The bicentenary of Brazilian independence receives a special series of podcasts

On September 7, Brazil will celebrate the 200th anniversary of its independence from Portugal. Riddled with family betrayals and historical inconsistencies, this period in Brazil is truly special and fascinating, especially compared to its Latin American neighbors.

Independence elsewhere on the continent was a story of revolutionaries and republics. In Brazil, it was the story of the emancipation of a prince from his father, and the independence of a country that did not yet exist.

In this special miniseries, we tell you about the eccentricities and myths of this period, its legacies in the country 200 years later, and how Brazil came to be Brazil.

In this first episode, the Portuguese royal family flees to Brazil, its largest colony. And the ripple effects of this decision will forever change the future of both countries.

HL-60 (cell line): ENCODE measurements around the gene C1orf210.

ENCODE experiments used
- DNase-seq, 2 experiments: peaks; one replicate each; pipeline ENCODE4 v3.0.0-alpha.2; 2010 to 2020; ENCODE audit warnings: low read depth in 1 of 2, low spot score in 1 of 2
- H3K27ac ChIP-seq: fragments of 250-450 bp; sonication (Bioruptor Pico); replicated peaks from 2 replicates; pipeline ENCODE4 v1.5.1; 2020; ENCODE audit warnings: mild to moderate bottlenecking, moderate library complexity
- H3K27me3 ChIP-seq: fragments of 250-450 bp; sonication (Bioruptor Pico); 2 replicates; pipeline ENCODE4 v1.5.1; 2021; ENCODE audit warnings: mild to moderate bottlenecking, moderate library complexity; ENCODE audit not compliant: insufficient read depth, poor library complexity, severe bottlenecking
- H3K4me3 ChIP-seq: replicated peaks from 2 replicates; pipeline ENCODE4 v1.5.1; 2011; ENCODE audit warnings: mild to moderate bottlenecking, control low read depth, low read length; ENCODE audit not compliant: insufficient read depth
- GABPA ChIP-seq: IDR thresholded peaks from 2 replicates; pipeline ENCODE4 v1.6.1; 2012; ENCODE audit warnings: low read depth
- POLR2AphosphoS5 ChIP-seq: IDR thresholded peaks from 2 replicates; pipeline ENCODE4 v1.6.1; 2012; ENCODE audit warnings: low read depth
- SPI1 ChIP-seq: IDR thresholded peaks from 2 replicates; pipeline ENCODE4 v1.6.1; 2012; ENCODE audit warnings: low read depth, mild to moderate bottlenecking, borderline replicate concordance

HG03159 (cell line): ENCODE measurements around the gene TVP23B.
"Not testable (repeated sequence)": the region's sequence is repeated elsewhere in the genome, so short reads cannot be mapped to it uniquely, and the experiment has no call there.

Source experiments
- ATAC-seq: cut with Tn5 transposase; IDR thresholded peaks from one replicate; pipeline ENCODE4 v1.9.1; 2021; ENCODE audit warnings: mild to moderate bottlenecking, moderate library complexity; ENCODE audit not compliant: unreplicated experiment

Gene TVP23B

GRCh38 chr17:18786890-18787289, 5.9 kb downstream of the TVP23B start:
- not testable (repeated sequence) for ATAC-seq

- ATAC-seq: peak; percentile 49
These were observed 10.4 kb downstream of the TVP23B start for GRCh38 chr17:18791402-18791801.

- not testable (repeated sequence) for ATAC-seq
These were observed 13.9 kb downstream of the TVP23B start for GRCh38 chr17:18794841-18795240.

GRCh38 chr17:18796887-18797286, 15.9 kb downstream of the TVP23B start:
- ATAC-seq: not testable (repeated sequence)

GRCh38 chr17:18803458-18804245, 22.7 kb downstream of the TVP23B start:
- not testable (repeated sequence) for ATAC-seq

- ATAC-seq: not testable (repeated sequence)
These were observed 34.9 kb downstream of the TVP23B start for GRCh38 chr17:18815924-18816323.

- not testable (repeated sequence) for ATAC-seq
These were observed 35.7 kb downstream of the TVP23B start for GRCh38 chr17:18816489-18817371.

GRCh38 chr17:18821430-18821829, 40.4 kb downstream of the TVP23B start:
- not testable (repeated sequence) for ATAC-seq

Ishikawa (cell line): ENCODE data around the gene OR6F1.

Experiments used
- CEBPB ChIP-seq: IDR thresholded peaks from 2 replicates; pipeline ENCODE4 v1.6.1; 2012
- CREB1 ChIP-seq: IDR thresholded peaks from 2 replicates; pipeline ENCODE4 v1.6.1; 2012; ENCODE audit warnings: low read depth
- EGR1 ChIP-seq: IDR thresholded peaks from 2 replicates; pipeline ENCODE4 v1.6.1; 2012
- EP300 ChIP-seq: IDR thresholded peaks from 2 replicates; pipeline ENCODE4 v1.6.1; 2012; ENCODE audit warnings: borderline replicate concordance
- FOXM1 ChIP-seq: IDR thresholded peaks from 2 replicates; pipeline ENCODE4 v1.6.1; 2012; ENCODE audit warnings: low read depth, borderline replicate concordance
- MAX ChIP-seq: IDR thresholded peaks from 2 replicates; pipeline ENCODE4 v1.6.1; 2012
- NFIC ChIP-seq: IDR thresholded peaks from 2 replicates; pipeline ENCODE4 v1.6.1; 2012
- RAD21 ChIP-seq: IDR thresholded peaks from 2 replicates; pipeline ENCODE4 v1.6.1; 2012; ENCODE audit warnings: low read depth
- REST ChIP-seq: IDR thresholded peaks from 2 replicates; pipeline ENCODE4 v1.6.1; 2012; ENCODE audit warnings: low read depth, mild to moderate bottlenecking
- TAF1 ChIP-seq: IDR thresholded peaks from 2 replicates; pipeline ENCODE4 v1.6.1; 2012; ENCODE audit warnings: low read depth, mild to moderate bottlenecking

Listen and subscribe to our podcast from your mobile device:

Spotify, Apple podcast, Google Podcasts, Deezer

Narrated by:

  • Caroline Coutinho is a social media journalist with a background in data analysis and video production. She holds a master’s degree in journalism and international affairs from Sciences Po, Paris. Her stories mainly focus on Latin American politics, women’s rights, environmental and societal issues.

Written and directed by:

  • Eric Zalcman is a student at SciencesPo. Paris and joined The Brazilian report for an internship in July 2022.

Edited by :

  • Euan Marshall is the editor of The Brazilian report. Originally from Glasgow, Scotland, he has worked in Brazil since 2011 as a journalist and translator. His work has been published by media such as The Telegraph, Jacobin, Al Jazeera and Art Review.

This episode used music by Uppbeat. License codes: Y7XYOVQQZSFTFUMV. The soundtrack for this podcast series also includes: Evil Plan and Dark Halloway, by Kevin MacLeod (CC-YouTube Audio Library);

Background reading:

  • Brazil will celebrate the 200th anniversary of its independence from Portugal on September 7. But there is little enthusiasm around the date, amid fears it could instead be marked by a pro-Bolsonaro uprising against democratic institutions.

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